Friday, November 25, 2011

Korean Protest Culture: Struggle for Democracy — "still being negotiated, in parliament & on the street..."

Citizens and students participating in a candlelight vigil demonstration against the South Korea-U.S. Free Trade Agreement (KORUS FTA) at Seoul Plaza attempt to march down street while police assault them with water cannons, Nov. 23, 2011. (Photo: The Hankyoreh: "FTA fallout")

"Candlelight Vigil (Chopul): Widespread since the 2002 Yang-ju incident in Kyoung-gi Province. A U.S. military vehicle killed two school girls, but the American military court exonerated the driver, bringing discontent with U.S. military presence to a boil. Nationwide candlelight vigils ensued, quickly becoming a dominant protest genre..." (Text: Gabriele Hadl. Photo: Kyoto Journal)

The Nov. 23 South Korean police assault on citizens during a candlelight vigil against the South Korea-U.S. Free Trade Agreement (KORUS FTA) in Seoul brings home the reality that South Korea has only been a democracy since the late 1980's. It took South Koreans decades of political and social resistance to overturn the U.S.-backed military dictatorship established after the Korean War that followed the even more notorious Japanese military dictatorship of the peninsula.

The Lee Myung-bak administration has attempted to turn back the clock and undo many of the democratic reforms of the 1990's. This, in turn, has given rise to an intensification of resistance: a part of everyday culture in South Korea. Engaged scholar Mark Selden, editor of The Asia-Pacific Journal, notes that South Koreans have created the most vibrant and sustained grassroots democratic movement in the Asia-Pacific, comparable only to the Okinawan movement in intensity, longevity, and creativity.

Korean-Jewish-American filmmaker Koohan Paik explains the South Korean passion for democracy:
When I was a child in South Korea during the 1960s, we lived under the repressive dictatorship of Park Chung-hee. Anyone out after 10 p.m. curfew could be arrested. Anyone who tried to protest the government disappeared. A lot of people died fighting for democracy and human rights.

Today, the South Korean people carry in living memory the supreme struggles that forged the freedom they currently enjoy. And after all they’ve sacrificed, they are not going to give that freedom up.
In "Korean Protest Culture", a photo essay for the Kyoto Journal, Gabriele Hadl describes some of the many symbolic actions found in Korean social movements:
Downtown Seoul has more protest spots than coffeehouses. Protesters of many persuasions have taken up a permanent, rotating residency in front of the Blue House, South Korea’s presidential mansion, while the American embassy is never without riot police.

For most of the country’s history, demonstrations have been put down with an iron fist. In the 1960s, widespread protest won a three-year respite from dictatorship. Though short-lived, it piqued the hunger for democratic reform. Dissent then burned underground for two decades. Ultimately, the military regime could not contain it. In 1985, the struggle was reignited en masse, and a two-year protest campaign brought down the government. No velvet revolution here, but a series of powerful, sustained confrontations, culminating in a radical rewriting of the social contract. Its provisions are still being negotiated, in parliament and on the street...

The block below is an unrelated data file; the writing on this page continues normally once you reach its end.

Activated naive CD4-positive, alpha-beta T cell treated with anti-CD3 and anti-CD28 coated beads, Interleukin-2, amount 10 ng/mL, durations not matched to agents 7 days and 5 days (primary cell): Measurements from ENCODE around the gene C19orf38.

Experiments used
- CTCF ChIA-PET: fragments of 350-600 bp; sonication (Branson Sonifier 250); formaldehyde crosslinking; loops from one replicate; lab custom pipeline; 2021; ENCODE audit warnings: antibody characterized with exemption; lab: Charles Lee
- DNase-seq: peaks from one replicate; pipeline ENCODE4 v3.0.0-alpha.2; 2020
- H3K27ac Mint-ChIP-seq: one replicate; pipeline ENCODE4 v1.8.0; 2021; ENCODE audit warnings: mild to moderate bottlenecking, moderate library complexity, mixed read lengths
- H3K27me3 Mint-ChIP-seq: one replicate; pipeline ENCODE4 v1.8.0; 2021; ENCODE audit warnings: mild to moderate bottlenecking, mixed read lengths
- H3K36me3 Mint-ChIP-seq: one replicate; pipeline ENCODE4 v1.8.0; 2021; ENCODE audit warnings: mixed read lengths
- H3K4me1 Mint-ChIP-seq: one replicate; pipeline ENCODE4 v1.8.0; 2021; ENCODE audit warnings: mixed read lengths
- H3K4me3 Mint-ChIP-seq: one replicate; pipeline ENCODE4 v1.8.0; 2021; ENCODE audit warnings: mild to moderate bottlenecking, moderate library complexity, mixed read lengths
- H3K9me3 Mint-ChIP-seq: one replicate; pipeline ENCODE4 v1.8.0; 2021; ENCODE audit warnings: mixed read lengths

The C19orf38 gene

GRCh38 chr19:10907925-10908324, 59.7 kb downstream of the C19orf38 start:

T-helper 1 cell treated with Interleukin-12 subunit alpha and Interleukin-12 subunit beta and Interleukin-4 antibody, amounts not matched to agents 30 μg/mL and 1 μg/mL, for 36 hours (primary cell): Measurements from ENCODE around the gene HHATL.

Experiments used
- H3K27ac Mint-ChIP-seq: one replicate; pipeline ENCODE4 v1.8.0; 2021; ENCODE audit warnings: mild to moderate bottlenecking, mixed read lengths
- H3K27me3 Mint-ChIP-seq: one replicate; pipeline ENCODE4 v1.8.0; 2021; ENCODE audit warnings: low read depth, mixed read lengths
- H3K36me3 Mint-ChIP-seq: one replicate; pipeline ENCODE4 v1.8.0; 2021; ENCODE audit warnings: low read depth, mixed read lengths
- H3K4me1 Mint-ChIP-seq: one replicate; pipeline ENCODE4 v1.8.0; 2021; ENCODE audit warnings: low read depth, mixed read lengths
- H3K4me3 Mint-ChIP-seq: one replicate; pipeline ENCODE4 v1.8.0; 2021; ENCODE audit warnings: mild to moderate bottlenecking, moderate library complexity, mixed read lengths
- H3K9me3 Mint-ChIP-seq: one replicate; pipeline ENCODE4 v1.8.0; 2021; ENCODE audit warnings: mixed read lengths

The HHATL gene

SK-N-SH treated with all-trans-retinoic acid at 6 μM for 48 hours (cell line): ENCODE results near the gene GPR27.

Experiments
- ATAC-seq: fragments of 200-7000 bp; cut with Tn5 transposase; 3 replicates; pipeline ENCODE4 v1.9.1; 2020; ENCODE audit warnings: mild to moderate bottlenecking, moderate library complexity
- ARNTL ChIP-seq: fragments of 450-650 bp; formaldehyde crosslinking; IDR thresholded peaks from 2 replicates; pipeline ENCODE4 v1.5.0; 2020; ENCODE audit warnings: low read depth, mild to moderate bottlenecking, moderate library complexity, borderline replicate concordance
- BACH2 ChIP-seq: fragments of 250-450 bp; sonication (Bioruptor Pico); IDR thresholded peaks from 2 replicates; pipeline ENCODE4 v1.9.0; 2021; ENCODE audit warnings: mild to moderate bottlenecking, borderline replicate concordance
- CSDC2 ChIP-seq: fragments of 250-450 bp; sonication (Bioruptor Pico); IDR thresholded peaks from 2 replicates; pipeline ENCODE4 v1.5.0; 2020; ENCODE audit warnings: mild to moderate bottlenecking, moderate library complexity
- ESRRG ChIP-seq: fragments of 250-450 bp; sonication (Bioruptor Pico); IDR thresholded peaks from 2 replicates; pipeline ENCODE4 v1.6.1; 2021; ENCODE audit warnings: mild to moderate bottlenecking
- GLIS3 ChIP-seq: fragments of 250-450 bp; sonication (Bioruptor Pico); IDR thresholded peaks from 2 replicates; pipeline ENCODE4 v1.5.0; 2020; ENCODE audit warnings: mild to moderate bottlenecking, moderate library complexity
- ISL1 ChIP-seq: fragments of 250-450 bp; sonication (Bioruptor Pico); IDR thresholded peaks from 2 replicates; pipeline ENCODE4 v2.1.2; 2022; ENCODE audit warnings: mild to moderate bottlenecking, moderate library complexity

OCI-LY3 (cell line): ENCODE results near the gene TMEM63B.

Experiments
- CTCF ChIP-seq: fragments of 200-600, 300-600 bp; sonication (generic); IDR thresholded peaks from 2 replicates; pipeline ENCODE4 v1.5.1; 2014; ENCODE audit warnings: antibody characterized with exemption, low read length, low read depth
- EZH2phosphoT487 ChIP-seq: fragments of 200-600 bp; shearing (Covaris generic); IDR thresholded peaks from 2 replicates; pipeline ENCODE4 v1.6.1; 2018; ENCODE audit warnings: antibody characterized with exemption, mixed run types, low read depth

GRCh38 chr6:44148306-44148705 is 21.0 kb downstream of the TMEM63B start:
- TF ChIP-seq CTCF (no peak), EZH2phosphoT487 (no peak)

A labor media activist reflects, “We separate action and daily life…go to a rally, then home. We have to integrate struggle into our everyday lives.”
Background on the KORUS FTA candlelight vigil demonstration:

The Hankyoreh:"Preventing a KORUS FTA train wreck"

• Tim Shorrock: "Korea-US Trade Agreement: The Hidden History":
...In fact, KORUS represents a major victory for U.S. multinational corporations, banks and financial institutions, which have lobbied intensively for the pact for more than half a decade. It’s also a major setback for Korean and American unions. Both (with the exception of the U.S. United Auto Workers) saw that KORUS, like NAFTA, was above and beyond an investment agreement designed to improve conditions and decrease risk for foreign capital while doing nothing to improve labor rights (dismal in both South Korea and the United States, as recognized by the Korean Confederation of Trade Unions) or lift the general conditions of workers and consumers in either country. Now that the AFL-CIO has failed to convince a Democratic president and Senate to oppose it, it remains to be seen if South Korea’s labor-led opposition can muster the strength to defeat the treaty in Seoul. We shall see...

The South Korean-U.S. free trade agreement (KORUS) cannot be seen apart from U.S.-South Korean security ties, the presence in South Korea of more than 30,000 U.S. troops and a 50-year economic relationship that has been heavily weighted towards American interests. From this perspective, KORUS is the fourth attempt by the United States to force its economic will on South Korea over the past half-century.

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